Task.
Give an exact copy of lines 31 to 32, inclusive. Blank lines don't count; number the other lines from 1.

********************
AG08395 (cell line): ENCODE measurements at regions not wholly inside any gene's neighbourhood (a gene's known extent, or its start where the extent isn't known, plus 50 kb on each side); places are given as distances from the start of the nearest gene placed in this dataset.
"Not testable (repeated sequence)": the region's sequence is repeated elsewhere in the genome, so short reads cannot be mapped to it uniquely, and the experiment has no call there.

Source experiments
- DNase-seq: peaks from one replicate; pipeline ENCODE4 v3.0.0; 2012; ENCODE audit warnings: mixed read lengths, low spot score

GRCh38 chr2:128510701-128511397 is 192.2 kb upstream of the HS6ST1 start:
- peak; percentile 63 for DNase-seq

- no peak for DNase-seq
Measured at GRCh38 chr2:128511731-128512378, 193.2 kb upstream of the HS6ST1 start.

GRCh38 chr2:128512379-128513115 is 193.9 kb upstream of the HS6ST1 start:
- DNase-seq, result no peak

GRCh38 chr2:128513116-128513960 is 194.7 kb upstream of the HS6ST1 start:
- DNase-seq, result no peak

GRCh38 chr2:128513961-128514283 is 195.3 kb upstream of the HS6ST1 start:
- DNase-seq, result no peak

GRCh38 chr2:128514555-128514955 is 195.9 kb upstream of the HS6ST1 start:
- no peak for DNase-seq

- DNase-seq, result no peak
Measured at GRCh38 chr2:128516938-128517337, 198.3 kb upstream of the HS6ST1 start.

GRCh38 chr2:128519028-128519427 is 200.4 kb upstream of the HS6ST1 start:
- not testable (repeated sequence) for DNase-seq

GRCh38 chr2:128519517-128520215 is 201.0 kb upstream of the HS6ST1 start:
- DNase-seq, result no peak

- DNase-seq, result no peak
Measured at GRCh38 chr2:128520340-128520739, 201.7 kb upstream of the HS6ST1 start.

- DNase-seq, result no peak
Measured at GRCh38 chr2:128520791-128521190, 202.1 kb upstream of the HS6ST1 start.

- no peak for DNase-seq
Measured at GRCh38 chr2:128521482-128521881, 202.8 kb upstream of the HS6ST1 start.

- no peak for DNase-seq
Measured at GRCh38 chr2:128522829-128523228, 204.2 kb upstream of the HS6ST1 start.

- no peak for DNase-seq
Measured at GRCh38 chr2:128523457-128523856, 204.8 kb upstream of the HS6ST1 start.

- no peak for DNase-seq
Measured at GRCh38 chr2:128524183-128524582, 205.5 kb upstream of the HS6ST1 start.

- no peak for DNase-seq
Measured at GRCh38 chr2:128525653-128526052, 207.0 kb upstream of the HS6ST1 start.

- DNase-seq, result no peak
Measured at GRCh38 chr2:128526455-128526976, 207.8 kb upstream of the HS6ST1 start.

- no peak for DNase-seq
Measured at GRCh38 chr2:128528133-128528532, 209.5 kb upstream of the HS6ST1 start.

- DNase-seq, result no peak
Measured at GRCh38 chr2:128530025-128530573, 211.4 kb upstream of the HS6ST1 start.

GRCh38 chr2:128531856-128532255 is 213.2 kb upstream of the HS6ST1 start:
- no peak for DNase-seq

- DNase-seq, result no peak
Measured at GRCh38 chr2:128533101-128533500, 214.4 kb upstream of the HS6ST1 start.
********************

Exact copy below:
- no peak for DNase-seq
Measured at GRCh38 chr2:128523457-128523856, 204.8 kb upstream of the HS6ST1 start.